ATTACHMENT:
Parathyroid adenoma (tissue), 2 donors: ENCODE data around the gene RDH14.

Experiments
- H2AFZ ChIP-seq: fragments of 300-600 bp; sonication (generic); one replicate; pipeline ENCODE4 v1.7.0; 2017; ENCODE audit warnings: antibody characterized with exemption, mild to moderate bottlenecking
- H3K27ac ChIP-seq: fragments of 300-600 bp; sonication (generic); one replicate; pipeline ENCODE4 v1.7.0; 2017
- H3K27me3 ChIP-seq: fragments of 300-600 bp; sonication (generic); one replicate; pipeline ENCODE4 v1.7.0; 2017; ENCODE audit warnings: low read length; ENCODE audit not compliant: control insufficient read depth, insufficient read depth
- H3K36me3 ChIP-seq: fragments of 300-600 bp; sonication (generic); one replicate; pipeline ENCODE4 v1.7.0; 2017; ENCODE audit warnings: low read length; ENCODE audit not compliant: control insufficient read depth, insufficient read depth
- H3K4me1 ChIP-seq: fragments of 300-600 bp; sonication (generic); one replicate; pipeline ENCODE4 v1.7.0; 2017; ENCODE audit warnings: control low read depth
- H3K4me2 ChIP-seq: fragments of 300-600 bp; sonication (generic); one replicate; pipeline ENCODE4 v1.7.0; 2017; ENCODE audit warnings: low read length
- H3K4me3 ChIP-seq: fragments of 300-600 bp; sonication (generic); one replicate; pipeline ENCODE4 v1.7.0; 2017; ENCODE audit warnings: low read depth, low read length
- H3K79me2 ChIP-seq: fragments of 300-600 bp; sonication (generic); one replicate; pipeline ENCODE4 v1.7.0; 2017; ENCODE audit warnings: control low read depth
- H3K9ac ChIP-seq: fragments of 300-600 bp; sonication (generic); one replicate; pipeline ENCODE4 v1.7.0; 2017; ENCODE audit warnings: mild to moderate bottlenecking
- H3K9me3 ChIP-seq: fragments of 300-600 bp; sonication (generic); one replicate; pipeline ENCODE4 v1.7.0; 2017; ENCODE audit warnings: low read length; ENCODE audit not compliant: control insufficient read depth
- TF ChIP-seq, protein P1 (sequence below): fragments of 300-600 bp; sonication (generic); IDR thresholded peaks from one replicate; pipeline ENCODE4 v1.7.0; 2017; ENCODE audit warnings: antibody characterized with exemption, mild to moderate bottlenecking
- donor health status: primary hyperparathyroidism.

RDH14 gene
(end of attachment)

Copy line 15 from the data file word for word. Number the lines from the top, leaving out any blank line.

RDH14 gene